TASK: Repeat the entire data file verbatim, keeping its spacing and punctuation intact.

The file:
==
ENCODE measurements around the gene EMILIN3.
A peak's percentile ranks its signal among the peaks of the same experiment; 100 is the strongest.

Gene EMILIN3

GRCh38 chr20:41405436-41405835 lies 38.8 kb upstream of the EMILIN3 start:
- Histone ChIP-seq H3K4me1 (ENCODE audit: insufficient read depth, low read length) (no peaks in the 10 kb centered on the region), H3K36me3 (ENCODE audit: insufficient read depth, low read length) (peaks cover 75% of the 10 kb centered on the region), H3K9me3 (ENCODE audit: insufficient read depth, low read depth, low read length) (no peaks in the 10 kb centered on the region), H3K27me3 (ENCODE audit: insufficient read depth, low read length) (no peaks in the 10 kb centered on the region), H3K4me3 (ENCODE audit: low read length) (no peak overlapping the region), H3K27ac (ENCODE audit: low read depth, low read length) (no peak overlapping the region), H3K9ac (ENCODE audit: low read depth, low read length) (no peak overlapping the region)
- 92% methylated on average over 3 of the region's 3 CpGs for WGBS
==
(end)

ENCODE measurements around the gene EMILIN3.
A peak's percentile ranks its signal among the peaks of the same experiment; 100 is the strongest.

Gene EMILIN3

GRCh38 chr20:41405436-41405835 lies 38.8 kb upstream of the EMILIN3 start:
- Histone ChIP-seq H3K4me1 (ENCODE audit: insufficient read depth, low read length) (no peaks in the 10 kb centered on the region), H3K36me3 (ENCODE audit: insufficient read depth, low read length) (peaks cover 75% of the 10 kb centered on the region), H3K9me3 (ENCODE audit: insufficient read depth, low read depth, low read length) (no peaks in the 10 kb centered on the region), H3K27me3 (ENCODE audit: insufficient read depth, low read length) (no peaks in the 10 kb centered on the region), H3K4me3 (ENCODE audit: low read length) (no peak overlapping the region), H3K27ac (ENCODE audit: low read depth, low read length) (no peak overlapping the region), H3K9ac (ENCODE audit: low read depth, low read length) (no peak overlapping the region)
- 92% methylated on average over 3 of the region's 3 CpGs for WGBS